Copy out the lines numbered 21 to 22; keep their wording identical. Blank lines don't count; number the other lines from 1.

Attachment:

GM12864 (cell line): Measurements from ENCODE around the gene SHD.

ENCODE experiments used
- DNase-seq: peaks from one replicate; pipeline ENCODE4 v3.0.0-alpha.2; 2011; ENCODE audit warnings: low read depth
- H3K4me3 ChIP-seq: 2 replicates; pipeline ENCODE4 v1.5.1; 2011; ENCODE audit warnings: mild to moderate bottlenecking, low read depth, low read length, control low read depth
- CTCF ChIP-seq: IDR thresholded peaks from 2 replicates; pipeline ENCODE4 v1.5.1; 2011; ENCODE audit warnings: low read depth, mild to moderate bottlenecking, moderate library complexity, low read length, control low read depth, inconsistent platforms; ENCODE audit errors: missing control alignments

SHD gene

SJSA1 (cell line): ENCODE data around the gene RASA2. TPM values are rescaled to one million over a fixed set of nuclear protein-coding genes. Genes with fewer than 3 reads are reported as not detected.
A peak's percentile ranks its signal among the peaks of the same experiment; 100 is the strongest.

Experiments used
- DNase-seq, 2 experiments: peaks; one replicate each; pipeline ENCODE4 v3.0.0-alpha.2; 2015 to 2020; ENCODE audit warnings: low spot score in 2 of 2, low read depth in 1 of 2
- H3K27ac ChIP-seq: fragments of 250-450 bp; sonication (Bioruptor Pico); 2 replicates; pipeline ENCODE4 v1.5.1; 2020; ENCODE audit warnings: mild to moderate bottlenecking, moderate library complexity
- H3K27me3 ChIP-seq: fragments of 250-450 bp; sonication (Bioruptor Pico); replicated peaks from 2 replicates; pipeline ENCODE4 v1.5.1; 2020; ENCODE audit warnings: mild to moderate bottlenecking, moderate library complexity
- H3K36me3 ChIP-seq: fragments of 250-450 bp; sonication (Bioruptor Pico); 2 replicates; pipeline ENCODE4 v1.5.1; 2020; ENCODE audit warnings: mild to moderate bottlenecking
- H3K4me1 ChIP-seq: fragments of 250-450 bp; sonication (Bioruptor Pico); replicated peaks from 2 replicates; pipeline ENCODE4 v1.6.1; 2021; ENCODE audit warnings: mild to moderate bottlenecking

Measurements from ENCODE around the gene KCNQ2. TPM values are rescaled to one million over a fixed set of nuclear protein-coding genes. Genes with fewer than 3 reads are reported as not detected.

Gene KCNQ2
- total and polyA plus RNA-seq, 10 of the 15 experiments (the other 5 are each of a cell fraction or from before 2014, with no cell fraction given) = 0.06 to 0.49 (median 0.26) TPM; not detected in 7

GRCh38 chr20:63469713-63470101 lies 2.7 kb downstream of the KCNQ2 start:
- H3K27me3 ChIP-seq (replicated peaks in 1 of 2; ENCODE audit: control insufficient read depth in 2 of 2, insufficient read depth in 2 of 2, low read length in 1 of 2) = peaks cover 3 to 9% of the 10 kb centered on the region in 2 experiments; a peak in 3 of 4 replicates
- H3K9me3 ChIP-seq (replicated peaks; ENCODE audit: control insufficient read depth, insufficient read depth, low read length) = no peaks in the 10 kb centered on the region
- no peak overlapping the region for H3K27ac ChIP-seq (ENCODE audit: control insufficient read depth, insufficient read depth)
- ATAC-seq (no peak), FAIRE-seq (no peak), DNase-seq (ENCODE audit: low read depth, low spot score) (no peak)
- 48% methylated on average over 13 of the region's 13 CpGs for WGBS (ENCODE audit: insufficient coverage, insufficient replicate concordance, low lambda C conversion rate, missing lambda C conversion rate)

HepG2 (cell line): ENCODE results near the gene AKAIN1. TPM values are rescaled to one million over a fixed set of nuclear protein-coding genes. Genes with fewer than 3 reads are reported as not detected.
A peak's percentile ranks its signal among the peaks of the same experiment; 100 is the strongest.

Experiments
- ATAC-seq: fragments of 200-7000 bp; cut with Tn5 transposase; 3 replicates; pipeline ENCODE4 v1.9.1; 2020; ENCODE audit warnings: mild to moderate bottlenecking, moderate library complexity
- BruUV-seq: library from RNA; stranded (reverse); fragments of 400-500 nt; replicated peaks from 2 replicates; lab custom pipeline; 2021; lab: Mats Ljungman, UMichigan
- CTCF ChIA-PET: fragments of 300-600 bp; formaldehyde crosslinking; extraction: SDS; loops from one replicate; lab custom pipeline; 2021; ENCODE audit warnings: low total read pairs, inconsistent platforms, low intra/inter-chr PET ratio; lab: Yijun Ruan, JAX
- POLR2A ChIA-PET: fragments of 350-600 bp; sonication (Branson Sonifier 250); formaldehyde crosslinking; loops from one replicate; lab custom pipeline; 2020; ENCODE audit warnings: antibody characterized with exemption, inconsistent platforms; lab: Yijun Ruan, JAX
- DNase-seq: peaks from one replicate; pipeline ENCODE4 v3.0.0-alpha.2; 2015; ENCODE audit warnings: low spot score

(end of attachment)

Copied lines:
- no peak overlapping the region for H3K27ac ChIP-seq (ENCODE audit: control insufficient read depth, insufficient read depth)
- ATAC-seq (no peak), FAIRE-seq (no peak), DNase-seq (ENCODE audit: low read depth, low spot score) (no peak)